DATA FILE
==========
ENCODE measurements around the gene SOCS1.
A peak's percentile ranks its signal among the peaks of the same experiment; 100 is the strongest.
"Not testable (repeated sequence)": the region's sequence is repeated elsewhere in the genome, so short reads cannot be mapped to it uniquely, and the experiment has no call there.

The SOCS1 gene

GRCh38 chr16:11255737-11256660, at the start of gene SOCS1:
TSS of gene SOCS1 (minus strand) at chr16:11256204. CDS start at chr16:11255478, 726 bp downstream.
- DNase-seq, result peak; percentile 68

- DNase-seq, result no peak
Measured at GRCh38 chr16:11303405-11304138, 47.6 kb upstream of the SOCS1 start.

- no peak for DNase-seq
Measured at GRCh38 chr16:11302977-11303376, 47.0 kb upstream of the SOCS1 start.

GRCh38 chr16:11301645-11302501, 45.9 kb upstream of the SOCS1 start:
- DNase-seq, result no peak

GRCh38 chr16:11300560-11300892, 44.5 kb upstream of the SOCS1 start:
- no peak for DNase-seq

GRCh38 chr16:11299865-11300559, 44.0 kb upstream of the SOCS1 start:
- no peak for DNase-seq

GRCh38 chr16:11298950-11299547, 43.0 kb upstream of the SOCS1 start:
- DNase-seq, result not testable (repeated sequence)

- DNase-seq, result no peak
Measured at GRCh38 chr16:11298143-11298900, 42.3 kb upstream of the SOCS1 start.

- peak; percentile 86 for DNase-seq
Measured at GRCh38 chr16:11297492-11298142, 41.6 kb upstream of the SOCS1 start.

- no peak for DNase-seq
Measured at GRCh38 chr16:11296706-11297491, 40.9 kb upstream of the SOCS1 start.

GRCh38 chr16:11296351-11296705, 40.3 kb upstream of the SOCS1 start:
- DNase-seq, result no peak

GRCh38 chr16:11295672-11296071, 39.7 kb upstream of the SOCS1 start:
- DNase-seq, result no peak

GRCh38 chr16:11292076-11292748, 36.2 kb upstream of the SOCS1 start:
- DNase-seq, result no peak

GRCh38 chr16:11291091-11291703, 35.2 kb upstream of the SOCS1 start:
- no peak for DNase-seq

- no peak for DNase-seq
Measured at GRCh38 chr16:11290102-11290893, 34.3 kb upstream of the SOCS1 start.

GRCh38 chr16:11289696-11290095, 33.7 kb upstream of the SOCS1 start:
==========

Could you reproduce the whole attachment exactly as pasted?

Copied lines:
ENCODE measurements around the gene SOCS1.
A peak's percentile ranks its signal among the peaks of the same experiment; 100 is the strongest.
"Not testable (repeated sequence)": the region's sequence is repeated elsewhere in the genome, so short reads cannot be mapped to it uniquely, and the experiment has no call there.

The SOCS1 gene

GRCh38 chr16:11255737-11256660, at the start of gene SOCS1:
TSS of gene SOCS1 (minus strand) at chr16:11256204. CDS start at chr16:11255478, 726 bp downstream.
- DNase-seq, result peak; percentile 68

- DNase-seq, result no peak
Measured at GRCh38 chr16:11303405-11304138, 47.6 kb upstream of the SOCS1 start.

- no peak for DNase-seq
Measured at GRCh38 chr16:11302977-11303376, 47.0 kb upstream of the SOCS1 start.

GRCh38 chr16:11301645-11302501, 45.9 kb upstream of the SOCS1 start:
- DNase-seq, result no peak

GRCh38 chr16:11300560-11300892, 44.5 kb upstream of the SOCS1 start:
- no peak for DNase-seq

GRCh38 chr16:11299865-11300559, 44.0 kb upstream of the SOCS1 start:
- no peak for DNase-seq

GRCh38 chr16:11298950-11299547, 43.0 kb upstream of the SOCS1 start:
- DNase-seq, result not testable (repeated sequence)

- DNase-seq, result no peak
Measured at GRCh38 chr16:11298143-11298900, 42.3 kb upstream of the SOCS1 start.

- peak; percentile 86 for DNase-seq
Measured at GRCh38 chr16:11297492-11298142, 41.6 kb upstream of the SOCS1 start.

- no peak for DNase-seq
Measured at GRCh38 chr16:11296706-11297491, 40.9 kb upstream of the SOCS1 start.

GRCh38 chr16:11296351-11296705, 40.3 kb upstream of the SOCS1 start:
- DNase-seq, result no peak

GRCh38 chr16:11295672-11296071, 39.7 kb upstream of the SOCS1 start:
- DNase-seq, result no peak

GRCh38 chr16:11292076-11292748, 36.2 kb upstream of the SOCS1 start:
- DNase-seq, result no peak

GRCh38 chr16:11291091-11291703, 35.2 kb upstream of the SOCS1 start:
- no peak for DNase-seq

- no peak for DNase-seq
Measured at GRCh38 chr16:11290102-11290893, 34.3 kb upstream of the SOCS1 start.

GRCh38 chr16:11289696-11290095, 33.7 kb upstream of the SOCS1 start: